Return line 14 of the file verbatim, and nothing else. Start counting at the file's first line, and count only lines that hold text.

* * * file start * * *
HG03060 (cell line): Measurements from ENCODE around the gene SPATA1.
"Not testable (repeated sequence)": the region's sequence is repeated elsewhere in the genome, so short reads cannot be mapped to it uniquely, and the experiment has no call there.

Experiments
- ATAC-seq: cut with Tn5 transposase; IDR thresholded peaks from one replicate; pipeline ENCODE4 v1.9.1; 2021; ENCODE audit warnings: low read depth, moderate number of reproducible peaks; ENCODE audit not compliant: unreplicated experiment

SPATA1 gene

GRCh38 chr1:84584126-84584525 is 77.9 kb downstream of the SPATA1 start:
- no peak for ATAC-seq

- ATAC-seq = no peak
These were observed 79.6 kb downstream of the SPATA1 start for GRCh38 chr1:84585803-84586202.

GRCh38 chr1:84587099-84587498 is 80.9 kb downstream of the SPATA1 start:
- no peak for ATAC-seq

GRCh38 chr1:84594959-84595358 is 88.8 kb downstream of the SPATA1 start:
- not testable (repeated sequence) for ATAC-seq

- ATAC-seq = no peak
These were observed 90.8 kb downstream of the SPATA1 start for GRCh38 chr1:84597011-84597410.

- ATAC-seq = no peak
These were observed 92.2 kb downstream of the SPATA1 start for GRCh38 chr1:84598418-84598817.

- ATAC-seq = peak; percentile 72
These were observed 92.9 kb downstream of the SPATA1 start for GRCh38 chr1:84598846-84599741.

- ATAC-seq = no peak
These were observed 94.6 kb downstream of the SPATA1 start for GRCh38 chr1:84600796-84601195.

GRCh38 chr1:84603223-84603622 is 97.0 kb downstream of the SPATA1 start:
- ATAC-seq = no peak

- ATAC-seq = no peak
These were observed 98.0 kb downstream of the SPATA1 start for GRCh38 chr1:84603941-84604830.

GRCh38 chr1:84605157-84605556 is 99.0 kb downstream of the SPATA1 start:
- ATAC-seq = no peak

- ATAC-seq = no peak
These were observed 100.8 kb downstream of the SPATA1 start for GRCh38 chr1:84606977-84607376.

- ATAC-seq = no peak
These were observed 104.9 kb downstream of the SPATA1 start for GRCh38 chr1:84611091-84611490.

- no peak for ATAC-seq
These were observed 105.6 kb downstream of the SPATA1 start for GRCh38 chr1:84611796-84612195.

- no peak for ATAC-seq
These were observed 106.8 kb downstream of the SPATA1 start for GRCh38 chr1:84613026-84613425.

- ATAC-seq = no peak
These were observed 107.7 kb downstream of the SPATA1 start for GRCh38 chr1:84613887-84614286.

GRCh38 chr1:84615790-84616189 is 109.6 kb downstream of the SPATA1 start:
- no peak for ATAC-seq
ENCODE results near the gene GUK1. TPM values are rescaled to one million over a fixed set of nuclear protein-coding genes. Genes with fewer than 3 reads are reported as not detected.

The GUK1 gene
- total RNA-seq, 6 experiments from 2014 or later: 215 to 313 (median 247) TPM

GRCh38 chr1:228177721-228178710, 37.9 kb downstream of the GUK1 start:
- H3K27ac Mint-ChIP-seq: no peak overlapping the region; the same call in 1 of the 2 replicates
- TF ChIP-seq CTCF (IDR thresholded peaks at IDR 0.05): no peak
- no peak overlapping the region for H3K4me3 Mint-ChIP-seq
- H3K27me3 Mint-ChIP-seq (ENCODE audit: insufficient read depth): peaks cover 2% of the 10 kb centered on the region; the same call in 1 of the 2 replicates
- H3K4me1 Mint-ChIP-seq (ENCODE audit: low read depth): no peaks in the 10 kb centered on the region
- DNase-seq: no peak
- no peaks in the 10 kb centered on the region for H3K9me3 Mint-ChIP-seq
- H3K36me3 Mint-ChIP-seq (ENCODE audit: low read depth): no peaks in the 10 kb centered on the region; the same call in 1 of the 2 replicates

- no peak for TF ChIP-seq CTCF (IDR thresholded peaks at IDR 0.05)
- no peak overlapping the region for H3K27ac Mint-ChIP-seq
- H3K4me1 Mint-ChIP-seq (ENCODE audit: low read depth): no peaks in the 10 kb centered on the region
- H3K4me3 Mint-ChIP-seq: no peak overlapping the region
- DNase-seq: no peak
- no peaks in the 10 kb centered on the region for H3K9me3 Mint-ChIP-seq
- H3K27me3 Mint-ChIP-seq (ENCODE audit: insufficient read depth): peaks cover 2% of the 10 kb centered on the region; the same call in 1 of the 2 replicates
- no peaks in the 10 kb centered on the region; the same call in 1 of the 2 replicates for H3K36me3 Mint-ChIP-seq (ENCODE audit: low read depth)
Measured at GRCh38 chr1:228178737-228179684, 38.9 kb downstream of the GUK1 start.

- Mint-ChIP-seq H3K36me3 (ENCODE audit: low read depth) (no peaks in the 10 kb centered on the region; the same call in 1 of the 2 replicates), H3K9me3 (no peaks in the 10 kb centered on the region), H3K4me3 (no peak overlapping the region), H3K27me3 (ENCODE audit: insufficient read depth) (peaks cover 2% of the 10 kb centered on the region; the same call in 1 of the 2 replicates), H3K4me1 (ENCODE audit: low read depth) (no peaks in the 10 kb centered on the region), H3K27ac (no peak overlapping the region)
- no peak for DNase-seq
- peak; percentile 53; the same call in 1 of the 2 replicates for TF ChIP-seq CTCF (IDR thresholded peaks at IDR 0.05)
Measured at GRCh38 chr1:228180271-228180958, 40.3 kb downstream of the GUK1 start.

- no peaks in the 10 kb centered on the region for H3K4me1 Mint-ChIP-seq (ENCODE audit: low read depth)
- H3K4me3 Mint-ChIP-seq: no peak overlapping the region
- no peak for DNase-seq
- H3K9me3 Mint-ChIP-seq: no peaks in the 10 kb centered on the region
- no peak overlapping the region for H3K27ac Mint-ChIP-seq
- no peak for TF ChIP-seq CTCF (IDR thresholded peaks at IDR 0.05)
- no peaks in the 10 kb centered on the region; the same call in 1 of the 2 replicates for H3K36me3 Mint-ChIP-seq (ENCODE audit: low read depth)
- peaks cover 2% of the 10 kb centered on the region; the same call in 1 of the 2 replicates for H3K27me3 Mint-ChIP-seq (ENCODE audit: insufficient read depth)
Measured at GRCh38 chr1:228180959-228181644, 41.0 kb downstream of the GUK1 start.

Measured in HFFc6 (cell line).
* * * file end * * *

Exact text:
- ATAC-seq = no peak